The consultant narrative helped emphasize that the effects of both "close-in" and "distant" procedures occur within a few miles of the airfield. This was an important insight, apparently not well understood in the course of the last study (perhaps because of the relative newness, and ongoing refinement, of the procedures). The committee thereafter concentrated its comparison on potential impact in the areas within about five miles.
The analysis included decision tables weighted to account for runway use, day and night, and for the range of noise contours, and giving a resulting score to each noise-abatement alternative: "close-in," "distant," or "standard" (no abatement). The committee found these tables less useful, since they didnt account for the
decreasing levels of noise emitted at increasing distances from runway ends
number of households affected along various departure paths
areas already mitigated, especially south of the airfield
An amended Houston graphic therefore gave the most explicit illustration of the relative effects of the procedures considered, though limited to a single aircraft type, at a different airport, and with a very peculiar "U-turn" departure path. The chair added a curved scale of approximate distance along this departure path to help deal with the latter problem.
This graphic indicated a very slight narrowing of the "close-in" event noise exposure contour in about the first two miles a profile that might have some marginal effect north of the east runway, but not the west, and no effect in the south.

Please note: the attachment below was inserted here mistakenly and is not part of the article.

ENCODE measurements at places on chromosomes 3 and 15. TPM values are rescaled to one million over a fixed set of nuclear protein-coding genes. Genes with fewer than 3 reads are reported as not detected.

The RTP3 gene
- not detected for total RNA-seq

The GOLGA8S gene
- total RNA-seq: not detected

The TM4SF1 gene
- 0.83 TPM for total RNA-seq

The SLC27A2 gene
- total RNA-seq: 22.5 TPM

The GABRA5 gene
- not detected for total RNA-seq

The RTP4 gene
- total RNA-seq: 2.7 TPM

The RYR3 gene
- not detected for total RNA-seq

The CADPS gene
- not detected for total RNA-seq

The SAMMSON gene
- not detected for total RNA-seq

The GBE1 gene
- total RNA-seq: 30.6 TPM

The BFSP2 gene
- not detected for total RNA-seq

The "distant" procedure, on the other hand, exhibited a prominent gap in high noise exposure in the three-to-five-mile range, which would affect neighborhoods north of both runways, and could even provide some relief for neighborhoods south of the airport that, for one reason or another, have not accepted mitigation.
A "standard," or no-abatement, procedure predictably generates somewhat less noise at greater distances, where overall levels are lower to begin with. Indeed, shifting noise from higher-impact to lower-impact areas is exactly the design of the abatement procedures. The committee also recalled its earlier efforts to develop recommended flight paths that would minimize overflight of populated areas in these ranges.
Members noted further that "close-in" procedures have been cited as adding considerable wear and tear to aircraft engines because of their high initial thrust profile. Others inferred that higher levels of pollutant emissions would result from this high-thrust procedure in areas near the airport as well.
A brief teleconference with the consultant project manager served to clarify remaining points of uncertainty:
both "close-in" and "distant" procedures involve thrust and flap settings that are different from a "standard," or no-abatement, procedure.
the Houston example, while odd in shape, is a reasonable case for illustration, because the model used to generate it is not very sensitive to the thrust differences associated with turning along a curved path
the model producing noise contours for the study uses a "standard" departure procedure, and would be very difficult to program otherwise
As a consequence of all this, the committee reached a comfortable consensus that the "distant" procedure is an appropriate choice for uniform application in Louisville. While "voluntary" in the sense that it must be applied by individual users, such a procedure could achieve a benefit in the three-to-five-mile range beyond that depicted in existing noise contours, without appreciable impact elsewhere.
The chair agreed to prepare recommendations for the Study Group to this effect, for presentation at the next meeting. Looking ahead to that meeting, the committee ended by considering a Meeting #7 outline of necessary presentation items, based on some twenty scope tasks still to be completed. All agreed the meeting would have to be a very busy one.
The meeting adjourned at 9:20 PM.